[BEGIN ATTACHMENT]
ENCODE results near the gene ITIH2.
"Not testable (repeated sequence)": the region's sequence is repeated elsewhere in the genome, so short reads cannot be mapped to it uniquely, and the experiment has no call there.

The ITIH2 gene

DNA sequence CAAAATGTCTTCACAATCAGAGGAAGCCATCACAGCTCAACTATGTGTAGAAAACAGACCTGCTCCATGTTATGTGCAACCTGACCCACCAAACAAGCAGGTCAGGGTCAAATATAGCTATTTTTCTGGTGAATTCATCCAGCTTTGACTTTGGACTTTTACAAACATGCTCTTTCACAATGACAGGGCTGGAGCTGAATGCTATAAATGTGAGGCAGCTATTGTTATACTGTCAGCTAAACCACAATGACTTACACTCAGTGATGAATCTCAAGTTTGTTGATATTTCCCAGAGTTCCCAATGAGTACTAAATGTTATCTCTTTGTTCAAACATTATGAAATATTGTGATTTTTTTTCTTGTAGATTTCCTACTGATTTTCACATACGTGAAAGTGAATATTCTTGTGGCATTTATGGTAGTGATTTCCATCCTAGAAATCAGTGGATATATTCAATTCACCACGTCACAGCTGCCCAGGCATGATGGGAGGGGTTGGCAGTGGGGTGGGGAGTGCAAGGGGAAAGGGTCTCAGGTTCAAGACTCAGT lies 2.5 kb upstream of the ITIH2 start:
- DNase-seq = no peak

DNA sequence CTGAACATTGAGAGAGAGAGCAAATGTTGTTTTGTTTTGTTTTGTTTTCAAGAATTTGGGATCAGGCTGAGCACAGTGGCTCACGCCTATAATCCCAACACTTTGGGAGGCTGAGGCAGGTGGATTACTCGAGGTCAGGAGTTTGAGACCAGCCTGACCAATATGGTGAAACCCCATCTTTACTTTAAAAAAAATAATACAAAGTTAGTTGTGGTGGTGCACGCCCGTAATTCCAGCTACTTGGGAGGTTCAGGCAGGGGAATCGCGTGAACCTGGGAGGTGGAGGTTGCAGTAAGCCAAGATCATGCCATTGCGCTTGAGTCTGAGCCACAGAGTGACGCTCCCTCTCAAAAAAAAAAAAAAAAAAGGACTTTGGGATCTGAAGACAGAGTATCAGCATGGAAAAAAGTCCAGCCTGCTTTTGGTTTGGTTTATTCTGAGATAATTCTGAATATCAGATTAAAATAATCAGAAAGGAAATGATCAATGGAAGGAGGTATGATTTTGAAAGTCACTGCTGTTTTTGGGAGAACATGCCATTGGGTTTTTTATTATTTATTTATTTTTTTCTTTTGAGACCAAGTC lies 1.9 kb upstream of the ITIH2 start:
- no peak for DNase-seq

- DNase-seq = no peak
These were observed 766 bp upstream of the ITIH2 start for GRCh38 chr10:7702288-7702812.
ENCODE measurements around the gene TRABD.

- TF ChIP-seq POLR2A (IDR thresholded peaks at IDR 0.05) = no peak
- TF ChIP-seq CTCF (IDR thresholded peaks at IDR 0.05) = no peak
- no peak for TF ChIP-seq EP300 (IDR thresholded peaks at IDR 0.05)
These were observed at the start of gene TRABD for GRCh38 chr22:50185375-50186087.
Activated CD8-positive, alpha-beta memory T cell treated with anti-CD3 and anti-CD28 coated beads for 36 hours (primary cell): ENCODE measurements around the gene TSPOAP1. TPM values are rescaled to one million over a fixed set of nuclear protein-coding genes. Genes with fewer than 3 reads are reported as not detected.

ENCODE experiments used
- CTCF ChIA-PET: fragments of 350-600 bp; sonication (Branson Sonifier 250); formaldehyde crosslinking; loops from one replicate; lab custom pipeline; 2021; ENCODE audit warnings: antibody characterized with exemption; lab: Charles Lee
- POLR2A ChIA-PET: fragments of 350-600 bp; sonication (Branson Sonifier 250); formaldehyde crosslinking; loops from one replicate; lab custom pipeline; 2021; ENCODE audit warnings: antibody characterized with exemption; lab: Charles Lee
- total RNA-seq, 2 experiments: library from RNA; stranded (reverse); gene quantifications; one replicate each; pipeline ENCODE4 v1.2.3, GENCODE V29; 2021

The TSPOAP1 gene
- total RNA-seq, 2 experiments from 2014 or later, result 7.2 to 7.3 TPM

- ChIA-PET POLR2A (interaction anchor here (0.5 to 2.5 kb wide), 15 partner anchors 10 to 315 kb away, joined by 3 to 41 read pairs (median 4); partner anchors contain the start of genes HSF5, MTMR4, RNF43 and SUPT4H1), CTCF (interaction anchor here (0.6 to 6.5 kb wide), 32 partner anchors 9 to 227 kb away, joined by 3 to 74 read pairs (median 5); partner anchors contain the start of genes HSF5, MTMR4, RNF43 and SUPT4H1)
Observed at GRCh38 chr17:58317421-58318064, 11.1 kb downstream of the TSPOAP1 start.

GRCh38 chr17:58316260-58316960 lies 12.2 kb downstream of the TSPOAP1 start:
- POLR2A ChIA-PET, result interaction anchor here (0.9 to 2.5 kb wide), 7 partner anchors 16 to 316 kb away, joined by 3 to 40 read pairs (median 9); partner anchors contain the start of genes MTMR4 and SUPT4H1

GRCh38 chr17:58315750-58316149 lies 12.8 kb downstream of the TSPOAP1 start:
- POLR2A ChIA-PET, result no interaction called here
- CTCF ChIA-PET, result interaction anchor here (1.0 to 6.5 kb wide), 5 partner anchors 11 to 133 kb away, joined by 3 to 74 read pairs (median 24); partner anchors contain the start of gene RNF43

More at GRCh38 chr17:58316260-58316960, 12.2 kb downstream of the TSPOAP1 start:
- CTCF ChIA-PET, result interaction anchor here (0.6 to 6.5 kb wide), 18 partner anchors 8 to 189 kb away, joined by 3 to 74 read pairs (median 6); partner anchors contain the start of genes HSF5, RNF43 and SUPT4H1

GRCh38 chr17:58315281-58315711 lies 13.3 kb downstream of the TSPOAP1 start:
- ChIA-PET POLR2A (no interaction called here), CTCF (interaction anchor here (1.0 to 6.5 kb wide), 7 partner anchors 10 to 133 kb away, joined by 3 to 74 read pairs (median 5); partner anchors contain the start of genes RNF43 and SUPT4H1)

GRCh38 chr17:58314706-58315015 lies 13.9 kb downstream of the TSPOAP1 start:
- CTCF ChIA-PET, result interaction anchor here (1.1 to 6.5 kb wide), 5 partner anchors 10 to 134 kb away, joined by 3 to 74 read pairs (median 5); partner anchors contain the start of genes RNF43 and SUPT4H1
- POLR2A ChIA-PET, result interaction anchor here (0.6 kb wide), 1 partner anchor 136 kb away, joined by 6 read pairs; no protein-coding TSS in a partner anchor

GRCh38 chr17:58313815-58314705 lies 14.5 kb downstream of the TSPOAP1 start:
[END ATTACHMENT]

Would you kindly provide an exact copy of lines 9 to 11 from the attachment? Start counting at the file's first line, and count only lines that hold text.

These were observed 766 bp upstream of the ITIH2 start for GRCh38 chr10:7702288-7702812.
ENCODE measurements around the gene TRABD.

- TF ChIP-seq POLR2A (IDR thresholded peaks at IDR 0.05) = no peak